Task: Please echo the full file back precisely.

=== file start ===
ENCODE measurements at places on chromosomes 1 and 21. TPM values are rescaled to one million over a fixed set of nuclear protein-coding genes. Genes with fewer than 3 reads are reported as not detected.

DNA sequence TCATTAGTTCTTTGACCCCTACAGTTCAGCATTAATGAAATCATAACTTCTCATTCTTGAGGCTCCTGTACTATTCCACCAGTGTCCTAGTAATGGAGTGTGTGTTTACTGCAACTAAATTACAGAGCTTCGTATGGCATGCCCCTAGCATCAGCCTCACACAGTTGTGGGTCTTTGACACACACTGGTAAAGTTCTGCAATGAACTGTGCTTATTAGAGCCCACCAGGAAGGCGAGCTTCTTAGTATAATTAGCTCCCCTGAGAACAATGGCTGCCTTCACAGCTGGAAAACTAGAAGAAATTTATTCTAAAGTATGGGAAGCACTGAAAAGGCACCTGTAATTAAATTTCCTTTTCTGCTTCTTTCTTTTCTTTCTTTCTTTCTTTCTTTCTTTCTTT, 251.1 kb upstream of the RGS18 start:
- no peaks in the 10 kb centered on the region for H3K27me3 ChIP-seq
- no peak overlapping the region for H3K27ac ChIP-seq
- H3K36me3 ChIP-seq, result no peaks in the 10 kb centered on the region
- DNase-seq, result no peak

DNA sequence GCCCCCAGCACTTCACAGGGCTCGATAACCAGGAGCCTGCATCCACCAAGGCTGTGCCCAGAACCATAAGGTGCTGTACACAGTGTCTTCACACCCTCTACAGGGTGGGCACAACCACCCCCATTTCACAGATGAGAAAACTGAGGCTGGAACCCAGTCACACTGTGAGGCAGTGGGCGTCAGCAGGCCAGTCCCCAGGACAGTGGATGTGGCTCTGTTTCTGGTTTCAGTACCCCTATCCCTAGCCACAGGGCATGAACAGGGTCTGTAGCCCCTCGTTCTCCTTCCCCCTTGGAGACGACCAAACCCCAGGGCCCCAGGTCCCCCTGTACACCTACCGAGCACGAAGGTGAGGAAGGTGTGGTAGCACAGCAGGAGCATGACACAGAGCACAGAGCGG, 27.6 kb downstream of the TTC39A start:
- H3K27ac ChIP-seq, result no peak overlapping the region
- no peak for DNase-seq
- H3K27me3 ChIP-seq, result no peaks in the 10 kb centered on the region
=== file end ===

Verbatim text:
ENCODE measurements at places on chromosomes 1 and 21. TPM values are rescaled to one million over a fixed set of nuclear protein-coding genes. Genes with fewer than 3 reads are reported as not detected.

DNA sequence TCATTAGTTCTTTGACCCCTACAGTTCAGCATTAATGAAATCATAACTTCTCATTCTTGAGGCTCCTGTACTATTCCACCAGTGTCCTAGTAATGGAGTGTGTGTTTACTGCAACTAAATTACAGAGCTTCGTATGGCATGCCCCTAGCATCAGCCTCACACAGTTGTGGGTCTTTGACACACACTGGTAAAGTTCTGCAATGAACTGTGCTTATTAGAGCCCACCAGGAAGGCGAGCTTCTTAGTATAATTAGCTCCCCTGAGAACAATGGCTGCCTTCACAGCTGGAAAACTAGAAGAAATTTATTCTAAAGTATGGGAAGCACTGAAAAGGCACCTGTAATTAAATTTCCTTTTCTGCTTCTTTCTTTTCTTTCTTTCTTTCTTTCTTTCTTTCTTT, 251.1 kb upstream of the RGS18 start:
- no peaks in the 10 kb centered on the region for H3K27me3 ChIP-seq
- no peak overlapping the region for H3K27ac ChIP-seq
- H3K36me3 ChIP-seq, result no peaks in the 10 kb centered on the region
- DNase-seq, result no peak

DNA sequence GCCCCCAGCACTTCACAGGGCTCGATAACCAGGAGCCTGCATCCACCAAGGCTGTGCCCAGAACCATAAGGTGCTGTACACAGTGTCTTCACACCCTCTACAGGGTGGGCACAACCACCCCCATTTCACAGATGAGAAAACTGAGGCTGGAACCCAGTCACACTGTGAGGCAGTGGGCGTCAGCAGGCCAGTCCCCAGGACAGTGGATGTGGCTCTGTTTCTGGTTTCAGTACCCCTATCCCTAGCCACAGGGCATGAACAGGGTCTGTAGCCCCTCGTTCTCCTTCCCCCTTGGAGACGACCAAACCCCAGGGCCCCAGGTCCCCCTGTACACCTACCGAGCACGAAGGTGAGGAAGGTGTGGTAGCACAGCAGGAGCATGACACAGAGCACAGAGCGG, 27.6 kb downstream of the TTC39A start:
- H3K27ac ChIP-seq, result no peak overlapping the region
- no peak for DNase-seq
- H3K27me3 ChIP-seq, result no peaks in the 10 kb centered on the region